Paul Baker/the Gauntlet

Editorial: The gap between connectivity and privacy

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In the information revolution, it's no wonder that now, more than ever, knowledge is one of the hottest commodities, with the sale of information becoming a very profitable business.

Earlier this week, both MySpace and Facebook unveiled new advertising campaigns that allow them to target specific forms of advertising at users based on keywords in their profiles. For many, this has caused a great deal of concern surrounding the privacy rights of users of the social networking websites.

Facebook has gotten a lot of bad press in the last year or so, as concern for the privacy of its users has come into public debate. Though it seems natural to object to Facebook and MySpace moving toward these forms of advertising, they're not in business to lose money. Of course they're going to innovate in new forms of advertising. It makes perfect economic sense. News Corp. has reported a 300 per cent increase in the effectiveness of their advertisements since the implementation of the new system on MySpace, and no one can argue with that kind of performance.

Sure, it's a little concerning to think that advertisements are being targeted toward Internet users based on the contents of their profiles, but that's the direction in which the market is moving. They earn this profit while providing a service that people enjoy free of charge. Sort of.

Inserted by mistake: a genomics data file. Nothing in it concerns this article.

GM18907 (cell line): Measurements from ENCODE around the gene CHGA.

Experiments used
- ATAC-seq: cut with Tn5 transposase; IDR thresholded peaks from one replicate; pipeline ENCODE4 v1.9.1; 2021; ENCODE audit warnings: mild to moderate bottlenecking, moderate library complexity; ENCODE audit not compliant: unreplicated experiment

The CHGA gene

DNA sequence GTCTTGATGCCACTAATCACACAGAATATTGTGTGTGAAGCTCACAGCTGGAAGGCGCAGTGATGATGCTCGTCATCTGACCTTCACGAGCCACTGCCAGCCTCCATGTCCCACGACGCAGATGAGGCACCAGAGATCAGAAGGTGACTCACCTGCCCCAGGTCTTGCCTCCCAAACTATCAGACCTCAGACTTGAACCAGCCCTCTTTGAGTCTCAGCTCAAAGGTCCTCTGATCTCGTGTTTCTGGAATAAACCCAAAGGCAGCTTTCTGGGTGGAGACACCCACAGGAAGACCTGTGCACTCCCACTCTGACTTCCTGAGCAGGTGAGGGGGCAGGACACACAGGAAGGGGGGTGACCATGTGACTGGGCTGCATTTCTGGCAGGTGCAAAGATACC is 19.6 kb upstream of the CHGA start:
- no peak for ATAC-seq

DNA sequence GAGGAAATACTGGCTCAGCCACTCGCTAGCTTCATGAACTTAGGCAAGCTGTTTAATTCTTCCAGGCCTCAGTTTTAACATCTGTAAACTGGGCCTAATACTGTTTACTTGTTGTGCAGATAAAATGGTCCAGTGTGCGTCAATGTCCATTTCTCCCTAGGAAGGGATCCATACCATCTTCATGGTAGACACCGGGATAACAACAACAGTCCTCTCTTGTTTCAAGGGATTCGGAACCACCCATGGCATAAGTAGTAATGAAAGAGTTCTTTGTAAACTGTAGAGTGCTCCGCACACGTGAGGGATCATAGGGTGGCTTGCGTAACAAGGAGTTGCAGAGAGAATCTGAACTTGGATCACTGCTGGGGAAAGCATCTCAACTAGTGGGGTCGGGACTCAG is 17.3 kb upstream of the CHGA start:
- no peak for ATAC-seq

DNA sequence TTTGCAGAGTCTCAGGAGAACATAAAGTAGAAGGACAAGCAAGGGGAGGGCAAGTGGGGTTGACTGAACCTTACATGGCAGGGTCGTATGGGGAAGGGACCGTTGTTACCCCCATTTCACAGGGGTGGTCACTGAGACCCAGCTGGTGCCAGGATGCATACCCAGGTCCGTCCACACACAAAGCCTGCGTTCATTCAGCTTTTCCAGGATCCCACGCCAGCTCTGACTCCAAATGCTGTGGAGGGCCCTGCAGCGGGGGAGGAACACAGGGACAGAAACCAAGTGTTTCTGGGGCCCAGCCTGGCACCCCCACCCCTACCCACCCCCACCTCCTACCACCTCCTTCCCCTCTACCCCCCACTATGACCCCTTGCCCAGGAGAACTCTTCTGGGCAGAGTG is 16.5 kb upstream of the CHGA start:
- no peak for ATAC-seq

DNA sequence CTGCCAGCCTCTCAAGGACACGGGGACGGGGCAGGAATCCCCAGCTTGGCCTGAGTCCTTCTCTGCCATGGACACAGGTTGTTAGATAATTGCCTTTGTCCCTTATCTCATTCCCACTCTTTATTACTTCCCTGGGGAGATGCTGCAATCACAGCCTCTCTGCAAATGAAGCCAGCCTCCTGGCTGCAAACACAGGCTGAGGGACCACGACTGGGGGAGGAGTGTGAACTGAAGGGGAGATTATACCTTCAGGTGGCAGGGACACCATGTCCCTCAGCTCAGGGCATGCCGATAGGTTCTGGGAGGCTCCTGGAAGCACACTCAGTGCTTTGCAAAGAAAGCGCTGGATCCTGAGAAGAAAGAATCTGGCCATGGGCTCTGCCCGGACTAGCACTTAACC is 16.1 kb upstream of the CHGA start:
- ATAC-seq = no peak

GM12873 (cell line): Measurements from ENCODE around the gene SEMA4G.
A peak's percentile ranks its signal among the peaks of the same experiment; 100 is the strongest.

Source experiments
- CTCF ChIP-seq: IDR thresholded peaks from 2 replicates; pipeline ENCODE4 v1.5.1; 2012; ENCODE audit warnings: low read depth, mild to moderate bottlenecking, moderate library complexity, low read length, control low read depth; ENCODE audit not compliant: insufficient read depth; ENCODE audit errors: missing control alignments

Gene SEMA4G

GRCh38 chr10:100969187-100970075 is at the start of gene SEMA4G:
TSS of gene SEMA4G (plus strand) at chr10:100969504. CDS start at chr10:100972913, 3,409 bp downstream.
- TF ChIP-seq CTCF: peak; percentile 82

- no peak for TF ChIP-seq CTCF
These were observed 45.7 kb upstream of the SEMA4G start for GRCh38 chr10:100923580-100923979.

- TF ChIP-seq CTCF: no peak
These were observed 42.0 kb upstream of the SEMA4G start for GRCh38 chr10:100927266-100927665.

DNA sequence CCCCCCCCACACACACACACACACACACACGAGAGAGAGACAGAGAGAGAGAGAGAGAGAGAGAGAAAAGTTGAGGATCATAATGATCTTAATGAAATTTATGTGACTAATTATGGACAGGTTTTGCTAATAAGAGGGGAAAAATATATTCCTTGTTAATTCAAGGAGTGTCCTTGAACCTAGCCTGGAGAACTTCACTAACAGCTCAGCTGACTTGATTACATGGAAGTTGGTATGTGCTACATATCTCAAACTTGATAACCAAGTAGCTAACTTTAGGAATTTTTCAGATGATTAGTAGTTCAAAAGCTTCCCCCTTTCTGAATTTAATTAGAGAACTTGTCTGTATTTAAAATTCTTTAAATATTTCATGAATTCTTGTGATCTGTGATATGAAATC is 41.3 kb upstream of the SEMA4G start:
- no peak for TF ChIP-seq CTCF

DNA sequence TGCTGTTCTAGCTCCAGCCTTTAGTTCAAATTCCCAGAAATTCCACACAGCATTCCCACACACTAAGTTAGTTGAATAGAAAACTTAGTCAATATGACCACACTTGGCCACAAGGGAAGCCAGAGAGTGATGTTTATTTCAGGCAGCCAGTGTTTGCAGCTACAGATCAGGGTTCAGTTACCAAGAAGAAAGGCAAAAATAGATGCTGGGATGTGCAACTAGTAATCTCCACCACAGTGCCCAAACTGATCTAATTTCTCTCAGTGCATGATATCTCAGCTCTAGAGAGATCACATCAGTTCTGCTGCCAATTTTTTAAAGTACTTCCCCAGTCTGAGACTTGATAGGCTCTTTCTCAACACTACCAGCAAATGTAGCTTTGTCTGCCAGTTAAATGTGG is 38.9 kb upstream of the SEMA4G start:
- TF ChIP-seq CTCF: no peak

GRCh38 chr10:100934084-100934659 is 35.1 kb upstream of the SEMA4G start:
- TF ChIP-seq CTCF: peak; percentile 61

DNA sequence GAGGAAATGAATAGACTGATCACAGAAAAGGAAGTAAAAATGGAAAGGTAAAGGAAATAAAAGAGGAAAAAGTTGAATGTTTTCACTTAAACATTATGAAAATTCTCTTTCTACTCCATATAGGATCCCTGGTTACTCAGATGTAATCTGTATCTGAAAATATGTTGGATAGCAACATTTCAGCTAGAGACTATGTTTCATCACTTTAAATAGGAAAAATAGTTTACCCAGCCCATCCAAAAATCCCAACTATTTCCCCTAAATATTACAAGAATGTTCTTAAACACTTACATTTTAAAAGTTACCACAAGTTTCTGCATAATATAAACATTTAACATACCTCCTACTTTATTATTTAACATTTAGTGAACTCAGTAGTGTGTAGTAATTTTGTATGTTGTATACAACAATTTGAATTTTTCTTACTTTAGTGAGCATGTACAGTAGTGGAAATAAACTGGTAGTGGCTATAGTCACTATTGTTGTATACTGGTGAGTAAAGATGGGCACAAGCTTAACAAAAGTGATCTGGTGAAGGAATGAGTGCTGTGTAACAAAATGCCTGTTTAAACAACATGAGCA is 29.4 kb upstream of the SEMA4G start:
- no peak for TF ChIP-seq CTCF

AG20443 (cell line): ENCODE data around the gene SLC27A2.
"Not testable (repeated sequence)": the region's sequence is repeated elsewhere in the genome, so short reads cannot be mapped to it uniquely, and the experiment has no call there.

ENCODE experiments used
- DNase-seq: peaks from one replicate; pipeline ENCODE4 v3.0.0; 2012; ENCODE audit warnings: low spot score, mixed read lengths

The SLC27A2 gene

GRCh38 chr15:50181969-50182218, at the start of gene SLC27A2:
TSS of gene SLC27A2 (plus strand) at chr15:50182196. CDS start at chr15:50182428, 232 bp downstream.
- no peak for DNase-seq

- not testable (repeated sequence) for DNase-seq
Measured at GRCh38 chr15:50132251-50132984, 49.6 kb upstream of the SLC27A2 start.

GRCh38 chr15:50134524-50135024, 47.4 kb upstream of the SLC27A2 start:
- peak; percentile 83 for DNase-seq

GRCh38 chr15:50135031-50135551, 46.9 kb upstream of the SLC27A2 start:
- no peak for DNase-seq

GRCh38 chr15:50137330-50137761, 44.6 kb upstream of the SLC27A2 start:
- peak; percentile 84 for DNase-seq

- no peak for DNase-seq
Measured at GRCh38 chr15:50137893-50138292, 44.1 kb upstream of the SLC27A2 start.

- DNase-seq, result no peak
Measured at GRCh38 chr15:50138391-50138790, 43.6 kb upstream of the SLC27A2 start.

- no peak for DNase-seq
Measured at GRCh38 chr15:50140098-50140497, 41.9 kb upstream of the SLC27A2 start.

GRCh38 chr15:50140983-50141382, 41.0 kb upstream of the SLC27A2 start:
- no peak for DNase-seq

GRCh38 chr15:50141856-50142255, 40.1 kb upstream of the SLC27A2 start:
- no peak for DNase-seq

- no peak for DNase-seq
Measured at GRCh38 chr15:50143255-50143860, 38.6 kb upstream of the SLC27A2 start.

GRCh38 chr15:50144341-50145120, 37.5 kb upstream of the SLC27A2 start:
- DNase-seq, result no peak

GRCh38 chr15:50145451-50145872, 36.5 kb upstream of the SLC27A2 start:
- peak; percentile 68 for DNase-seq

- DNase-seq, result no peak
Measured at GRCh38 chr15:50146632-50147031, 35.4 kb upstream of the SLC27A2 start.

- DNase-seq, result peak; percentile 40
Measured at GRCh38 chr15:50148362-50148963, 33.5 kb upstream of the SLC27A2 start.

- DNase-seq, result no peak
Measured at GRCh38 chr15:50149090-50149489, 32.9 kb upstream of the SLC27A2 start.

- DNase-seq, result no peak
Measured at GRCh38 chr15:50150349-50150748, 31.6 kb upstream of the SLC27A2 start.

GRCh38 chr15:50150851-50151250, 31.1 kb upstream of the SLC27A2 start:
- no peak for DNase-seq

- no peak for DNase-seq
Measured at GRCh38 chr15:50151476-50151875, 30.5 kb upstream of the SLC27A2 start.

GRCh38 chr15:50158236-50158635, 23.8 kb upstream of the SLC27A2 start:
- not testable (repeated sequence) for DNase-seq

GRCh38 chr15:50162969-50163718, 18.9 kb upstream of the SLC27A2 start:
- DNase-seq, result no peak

Facebook is free in that there is no direct monetary cost to its users. Instead, users of Facebook give up their names, interests, work and education history, political and religious views, sexual orientation, relationship status, friends, and a variety of other information contained in the typical user profile.

Through the use of their network system, Facebook blocks access to individual profiles based on geographic location, place of employment or educational institution. The rationale is this will cut down on third-party search engines gathering information on Facebook users for their own ends. Unfortunately, the thrust of this claim is weakened by the applications platform that Facebook implemented in Mar. 2007, which allows third parties to develop programs that, if added to user profiles, allow them to collect information on Facebook users, presumably for market research. While it is unlikely to be the case that all applications on Facebook are being used in such a way, the reality is that most of them probably are.

The real concern shouldn't be whether or not social network users are being fed advertisements. If it isn't being done through data mining, it'd be done through the bombardment of products being shoved down the throats of consumers. Although it's certainly off-putting, the really frightening thing is that we know this information and choose to do nothing about it.

In this economy of information, market research has to come from somewhere, and it is ultimately up to the end user whether Facebook's methods of revenue generation are acceptable. But when is enough enough? At the end of the day, social network users must decide whether or not they are comfortable with and willing to disclose that much of their information for the ends of the individual platform developers.